Mr. Prescott had an objective in mind. He owned cottages and his friends did, also. He made these wonderful booklets, Glimpses of Camden, to make money renting those houses. He did us a favor, as we have the wonderful pictures for generations to come. He saved our history.

The Camden Herald, of Friday, March 17, 1916, has a column titled “The New Glimpses of Camden” and reads as follows: “Whatever may have been the expectations regarding the new Glimpses of Camden, they are far exceeded by the book itself. The interest begins with the striking cover in four colors. The title page continues the interest, and page after page of beautiful illustrations and apt description follows. There are 200 illustrations, 36 of these being full page views of large single subjects. In addition to all this wealth of illustration there are 5 large panoramic being 17 ½ inches long, extending across two pages, each of the five being worthy of a frame. The rest of the views are artistically grouped and represent every phase of Camden's scenery and development. The cuts and printing are of the highest quality giving an artistic book which, we predict, will be widely sought for and prized for its intrinsic beauty. To residents of Camden, it means much more, for it portrays in such an effective way the beauty and advantages of our town. The text is concise but very informing to those desiring information about Camden as a place of residence or enjoyment. An excellent folding roadmap adds to the completeness of the book.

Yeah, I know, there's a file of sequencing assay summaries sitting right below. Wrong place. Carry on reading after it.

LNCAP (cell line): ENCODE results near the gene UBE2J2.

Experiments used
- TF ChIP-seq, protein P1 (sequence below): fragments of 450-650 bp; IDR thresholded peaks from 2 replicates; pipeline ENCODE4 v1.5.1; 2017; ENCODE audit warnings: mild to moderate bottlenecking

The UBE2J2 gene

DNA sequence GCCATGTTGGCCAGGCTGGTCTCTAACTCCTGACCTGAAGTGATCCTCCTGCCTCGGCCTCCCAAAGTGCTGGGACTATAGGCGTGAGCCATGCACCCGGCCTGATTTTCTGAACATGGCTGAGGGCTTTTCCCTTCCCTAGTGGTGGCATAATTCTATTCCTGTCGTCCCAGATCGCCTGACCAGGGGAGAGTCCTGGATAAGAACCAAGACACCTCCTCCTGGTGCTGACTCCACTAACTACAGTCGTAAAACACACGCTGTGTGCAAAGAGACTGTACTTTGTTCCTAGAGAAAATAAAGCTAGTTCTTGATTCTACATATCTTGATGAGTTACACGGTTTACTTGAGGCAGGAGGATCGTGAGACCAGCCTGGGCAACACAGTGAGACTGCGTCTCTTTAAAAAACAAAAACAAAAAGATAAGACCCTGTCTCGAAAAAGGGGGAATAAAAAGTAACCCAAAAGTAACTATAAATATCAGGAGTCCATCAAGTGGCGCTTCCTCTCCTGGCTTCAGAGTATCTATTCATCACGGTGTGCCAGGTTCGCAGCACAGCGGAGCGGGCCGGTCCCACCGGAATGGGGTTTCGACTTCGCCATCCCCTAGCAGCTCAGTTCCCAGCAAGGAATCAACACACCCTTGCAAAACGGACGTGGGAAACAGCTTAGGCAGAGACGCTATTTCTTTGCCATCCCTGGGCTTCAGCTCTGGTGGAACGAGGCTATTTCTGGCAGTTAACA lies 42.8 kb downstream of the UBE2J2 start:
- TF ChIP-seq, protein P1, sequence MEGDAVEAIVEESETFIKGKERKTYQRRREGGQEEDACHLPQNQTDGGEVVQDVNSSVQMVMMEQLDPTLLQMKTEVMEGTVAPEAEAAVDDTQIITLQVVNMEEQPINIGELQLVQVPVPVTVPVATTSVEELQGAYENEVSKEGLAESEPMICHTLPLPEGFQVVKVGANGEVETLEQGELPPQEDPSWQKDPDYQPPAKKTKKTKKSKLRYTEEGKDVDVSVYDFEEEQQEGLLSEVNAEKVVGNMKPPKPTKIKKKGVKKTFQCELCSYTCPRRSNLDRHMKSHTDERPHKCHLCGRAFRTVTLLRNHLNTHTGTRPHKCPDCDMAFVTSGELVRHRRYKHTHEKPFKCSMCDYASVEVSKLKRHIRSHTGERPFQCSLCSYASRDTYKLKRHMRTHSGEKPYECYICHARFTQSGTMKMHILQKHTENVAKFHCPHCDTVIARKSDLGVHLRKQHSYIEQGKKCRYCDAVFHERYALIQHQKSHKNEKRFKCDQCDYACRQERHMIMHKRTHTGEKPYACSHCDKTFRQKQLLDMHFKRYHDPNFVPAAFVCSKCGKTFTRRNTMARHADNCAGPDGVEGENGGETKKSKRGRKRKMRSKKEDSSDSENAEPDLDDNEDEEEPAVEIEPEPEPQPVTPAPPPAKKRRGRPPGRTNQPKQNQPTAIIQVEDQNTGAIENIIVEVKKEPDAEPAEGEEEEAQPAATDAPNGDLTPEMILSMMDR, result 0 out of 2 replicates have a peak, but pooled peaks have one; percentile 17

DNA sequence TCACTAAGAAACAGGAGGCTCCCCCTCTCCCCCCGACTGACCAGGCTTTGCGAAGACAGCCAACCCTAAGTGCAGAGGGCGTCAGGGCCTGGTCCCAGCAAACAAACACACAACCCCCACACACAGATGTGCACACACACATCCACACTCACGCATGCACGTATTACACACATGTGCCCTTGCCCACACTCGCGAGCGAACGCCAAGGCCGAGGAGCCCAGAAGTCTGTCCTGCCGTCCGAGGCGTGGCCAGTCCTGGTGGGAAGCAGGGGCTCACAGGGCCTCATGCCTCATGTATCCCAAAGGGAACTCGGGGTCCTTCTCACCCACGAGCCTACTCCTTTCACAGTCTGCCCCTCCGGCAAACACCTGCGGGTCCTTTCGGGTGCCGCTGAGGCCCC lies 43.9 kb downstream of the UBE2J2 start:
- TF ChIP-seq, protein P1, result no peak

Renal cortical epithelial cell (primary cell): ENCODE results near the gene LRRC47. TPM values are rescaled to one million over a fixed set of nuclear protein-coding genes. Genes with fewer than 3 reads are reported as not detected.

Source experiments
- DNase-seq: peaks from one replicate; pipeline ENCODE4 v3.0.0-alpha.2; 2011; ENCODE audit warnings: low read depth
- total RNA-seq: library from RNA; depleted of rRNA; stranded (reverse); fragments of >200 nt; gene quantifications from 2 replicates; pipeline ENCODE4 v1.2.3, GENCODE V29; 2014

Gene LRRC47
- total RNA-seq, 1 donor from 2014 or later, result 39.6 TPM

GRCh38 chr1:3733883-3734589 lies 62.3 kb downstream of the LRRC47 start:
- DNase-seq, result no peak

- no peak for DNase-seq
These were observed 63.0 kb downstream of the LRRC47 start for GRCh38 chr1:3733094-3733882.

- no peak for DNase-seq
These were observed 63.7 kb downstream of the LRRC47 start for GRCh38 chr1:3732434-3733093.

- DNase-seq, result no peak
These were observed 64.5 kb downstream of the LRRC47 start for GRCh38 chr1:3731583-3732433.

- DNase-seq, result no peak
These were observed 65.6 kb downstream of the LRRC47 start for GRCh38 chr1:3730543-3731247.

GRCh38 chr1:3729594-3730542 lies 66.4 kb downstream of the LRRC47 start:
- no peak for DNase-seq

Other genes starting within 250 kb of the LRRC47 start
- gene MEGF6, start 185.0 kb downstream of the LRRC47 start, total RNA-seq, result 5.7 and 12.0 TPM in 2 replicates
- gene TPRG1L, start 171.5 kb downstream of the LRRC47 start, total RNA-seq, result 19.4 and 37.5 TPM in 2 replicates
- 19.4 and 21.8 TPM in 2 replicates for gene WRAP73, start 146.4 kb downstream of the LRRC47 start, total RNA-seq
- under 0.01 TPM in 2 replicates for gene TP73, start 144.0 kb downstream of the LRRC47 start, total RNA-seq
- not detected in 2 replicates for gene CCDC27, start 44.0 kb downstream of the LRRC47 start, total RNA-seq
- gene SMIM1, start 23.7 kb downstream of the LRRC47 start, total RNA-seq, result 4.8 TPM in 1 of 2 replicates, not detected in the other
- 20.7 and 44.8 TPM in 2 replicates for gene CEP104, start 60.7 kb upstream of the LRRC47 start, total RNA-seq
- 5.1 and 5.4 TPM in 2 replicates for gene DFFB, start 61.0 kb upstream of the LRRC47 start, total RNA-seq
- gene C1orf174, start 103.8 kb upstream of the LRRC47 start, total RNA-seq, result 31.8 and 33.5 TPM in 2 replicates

“The author, John R. Prescott of Newtonville, Massachusetts, is a summer resident of 35 years standing, and it is very evident that only one of his great enthusiasm of Camden, and his strong interest in its welfare could have produced such a striking book. A pleasing feature is the graceful recognition given to Rockport, in describing the advantages of Camden, and in selecting the illustrations.”